Before dying, Io urges a reluctant Perseus to leave her and save Andromeda and Argos. Then she dissolves into a golden ethereal vapor. Pegasus appears and Perseus mounts the flying horse and hastens back to Argos as the Kraken is released. The people of Argos seize and bind Andromeda to offer her to the Kraken. Meanwhile, as people die in the Kraken’s wake, the balance of power on Olympus shifts. Hades reveals he does not require the faith or worship of mortals (as Zeus does), as he has learned to survive on their fear. Hades then effortlessly subdues the weakened Zeus. Riding the black Pegasus, Perseus arrives at Argos and exposes Medusa’s head to the Kraken, which makes eye contact just before it is able to reach Andromeda. The Kraken, petrified, slowly turns to stone and shatters. Prokopion, the insane leader of the Cult of Hades, tries to kill Perseus, but Kepheus stops him and is stabbed, before both are killed when the kraken’s petrified hand falls on them. Hades appears, intending to finally kill Perseus. Perseus, calling upon Zeus, throws his sword at Hades. A lightning bolt engulfs the sword and the blast sends Hades back to the Underworld.

Perseus rescues Andromeda, who is now the rightful Queen of Argos. Andromeda asks Perseus to stay by her side as King, but he declines. Perseus also refuses another offer of godhood from Zeus, who then proclaims that if Perseus is to live as a human he should not be alone and revives Io.

The movie keeps moving without feeling too chopped up and thankfully there’s a minimum of shakeycam or MTV overediting to accompany the overdose of testosterone. Big on spectacle and short on charm, it’s a very different animal to Harryhausen’s film (there’s even an injoke about that version’s irritating mechanical owl), but as long as you’re expecting that it’s one of the better action adventures of recent years.

REVIEW: THE SOCIAL NETWORK

 

CAST

Jesse Eisenberg (Batman v Superman)
Andrew Garfield (The Amazing Spider-Man)
Armie Hammer (The Lone Ranger)
Justin Timberlake (Friends With Benefits)
Rooney Mara (Her)
Dakota Johnson (Fifty Shades of Grey)
Rashida Jones (I Love You, Man)
Josh Pence (The Dark Knight Rises)
Malese Jow (The Vampire Diaries)
Lacey Beeman (Power Rangers Time Force)
Jason Flemyng (Snatch)
Jessie Heiman (Chuck)
Riley Voelkel (The Originals)
Joseph Mazzello (Jurassic Park)
Barry Livingston (Argo)
Max Minghella (Horns)
Brenda Song (Dads)
Oliver Muirhead (Like Crazy)
Caleb Landry Jones (Get Out)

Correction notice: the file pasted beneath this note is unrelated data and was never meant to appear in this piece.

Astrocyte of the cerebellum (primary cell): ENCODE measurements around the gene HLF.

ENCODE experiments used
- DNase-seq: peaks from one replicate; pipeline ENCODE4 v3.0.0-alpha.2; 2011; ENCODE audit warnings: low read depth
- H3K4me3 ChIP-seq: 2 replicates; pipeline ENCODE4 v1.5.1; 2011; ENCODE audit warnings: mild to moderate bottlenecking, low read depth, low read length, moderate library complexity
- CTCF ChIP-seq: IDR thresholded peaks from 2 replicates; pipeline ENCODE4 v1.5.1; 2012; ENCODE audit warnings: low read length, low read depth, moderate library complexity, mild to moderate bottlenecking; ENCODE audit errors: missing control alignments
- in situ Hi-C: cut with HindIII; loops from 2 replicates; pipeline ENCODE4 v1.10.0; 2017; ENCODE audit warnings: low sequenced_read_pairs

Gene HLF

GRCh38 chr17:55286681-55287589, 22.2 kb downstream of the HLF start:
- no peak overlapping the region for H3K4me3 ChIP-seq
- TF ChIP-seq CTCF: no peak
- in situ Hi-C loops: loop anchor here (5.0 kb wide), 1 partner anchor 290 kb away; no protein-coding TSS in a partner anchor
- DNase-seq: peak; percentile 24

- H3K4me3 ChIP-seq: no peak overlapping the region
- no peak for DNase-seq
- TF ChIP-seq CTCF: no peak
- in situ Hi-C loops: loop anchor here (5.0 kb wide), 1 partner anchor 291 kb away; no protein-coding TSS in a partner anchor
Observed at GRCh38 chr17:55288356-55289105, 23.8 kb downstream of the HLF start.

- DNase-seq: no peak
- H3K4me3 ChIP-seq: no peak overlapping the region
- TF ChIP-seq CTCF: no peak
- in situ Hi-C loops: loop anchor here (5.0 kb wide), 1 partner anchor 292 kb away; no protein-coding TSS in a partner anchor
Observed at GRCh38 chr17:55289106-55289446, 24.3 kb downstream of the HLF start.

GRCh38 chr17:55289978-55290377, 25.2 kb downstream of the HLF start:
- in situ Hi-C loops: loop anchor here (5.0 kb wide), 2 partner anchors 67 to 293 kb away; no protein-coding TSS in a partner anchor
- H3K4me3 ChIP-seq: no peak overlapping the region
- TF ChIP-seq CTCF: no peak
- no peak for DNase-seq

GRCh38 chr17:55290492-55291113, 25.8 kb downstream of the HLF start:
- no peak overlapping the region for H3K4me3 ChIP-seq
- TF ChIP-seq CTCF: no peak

MV5BZmRiMzA2MzAtNzAxZC00M2EyLTg1NDctODJkOWQ1MGEyM2UzXkEyXkFqcGdeQXVyMzY5MzAxMDc@._V1_David Fincher’s The Social Network is a business procedural played with the intensity of a thriller and the ingenuity of a screwball comedy. It’s something of a departure for the filmmaker, whose pictures lean toward visual pyrotechnics and darker, more disturbing themes. Handling a screenplay by Aaron Sorkin that consists primarily of people in rooms talking, and in which the violence is purely psychological, he curbs his occasional excesses and cooks up his most satisfying film to date. Though mining (with some significant departures from the official record) the origin story of Facebook, a presumably of-the-moment phenomenon, Fincher and Sorkin have made a movie that is about more than its ostensible subject. Yes, The Social Network examines, at least implicitly, the cultural moment that precipitates the explosion of a site that aims specifically to make the social experience a virtual construct. But where the film strikes oil is in understanding the kind of guy who would want to create that experience.His name is Mark Zuckerberg (Jesse Eisenberg), and the opening scene that introduces him is a whiz-bang Sorkin special–a flurry of rat-tat-tat dialogue and cranked-up interplay in which characters talk non-stop while revealing themselves only accidentally. Zuckerberg, a smug Harvard sophomore obsessed with the university social hierarchy that he cannot penetrate, is out with his girlfriend Erica (Rooney Mara); he clearly sees himself as smarter than her (she attends lowly Boston University), but she’s so adroit at conversational maneuvers that before he realizes it, she’s broken up with him. Depressed and half-drunk, he goes back to his dorm, blogs some hurtful things about her, and concocts a website called “facemash” that pulls pictures from campus sites and lets students rank the women against each other. Fincher gives this embryonic sequence the finesse and energy of an action scene–particularly as he intercuts the rich and powerful “club” kids living the life Mark longs for, the velvety seductiveness of the haves in sharp contrast to the laptop tappings of the have-nots.MV5BYjUyYzEzNTMtYzVlYS00ZDJlLWE0MzAtZDU0ZWM2YjE3NWU4XkEyXkFqcGdeQXVyMzQ3Nzk5MTU@._V1_The program crashes Harvard’s server and gets him called on the university carpet, but it also catches the attention of would-be power broker Divya Narenda (Max Minghella) and irritatingly entitled rich twins Tyler and Cameron Winlevoss (both played by Armie Hammer). The trio approaches Mark with an idea for a new networking site–“The Harvard Connection,” a school-wide apparatus for profiles, pictures, and so on. Mark jumps in, but decides almost immediately that he can do this thing better than they can; he builds on the concept, hits up his best friend–and occasional conscience–Eduardo Saverin (Andrew Garfield) for a grand or so in start-up funds, and launches his version, “the facebook.”The complex saga of the rise of Facebook (and of Zuckerberg) is told in interlocking depositions (“I’m currently in the middle of two lawsuits,” Mark explains, somewhat impatiently), which sounds like the dullest imaginable framework for a narrative. But the picture gets a kick from Sorkin’s distinctive conversational rhythms and considerable skills as a wordsmith. The Social Network is a whirlwind of talk–invigorating, intelligent, fast-paced dialogue, from the throwaway lines to the occasional loquacious show-stopper. Every Sorkin script has one (Nicholson’s “You can’t handle the truth” bit in A Few Good Men is the obvious example, though Baldwin’s “I am God” speech in Malice is nearly as quotable); here, it comes when the Winlevosses’ lawyer asks Mark, “Do I have your full attention?,” unleashing a perfect storm of Sorkinian attitude, snark, and barely-contained impatience. “You have part of my attention–you have the minimum amount,” Mark snaps. “The rest of my attention is back at the offices of Facebook, where my colleagues and I are doing things that no one in this room, including and especially your clients, are intellectually or creatively capable of doing. Did I adequately answer your condescending question?”Performances are universally strong–Andrew Garfield (The Amazing Spiderman) is immensely likable and marginally heartbreaking, Hammer’s double-playing is simple but effective, and Timberlake, as the well-connected but semi-flaky Parker, handily sells his multi-layered portrait of the guy who knows all the angles but can’t quite hide his own rough edges. But Eisenberg’s is the breakthrough performance; as good as he’s been as shy, stuttering, would-be intellectuals in Adventureland and Zomiebland, this is a darker and more complicated piece of work. His performance here is somehow both showy and deftly underplayed–you get the sense, from that very first scene, that he’s already tired of always being the smartest guy in the room.Jesse Eisenberg in The Social Network (2010)When The Social Network was announced, it seemed such an oddball project that snickers and jeers were the prevailing response (. But from the unveiling of its mesmerizing trailer, it was clear that this wasn’t just “the Facebook movie,” any more than Citizen Kane was a film about newspapers.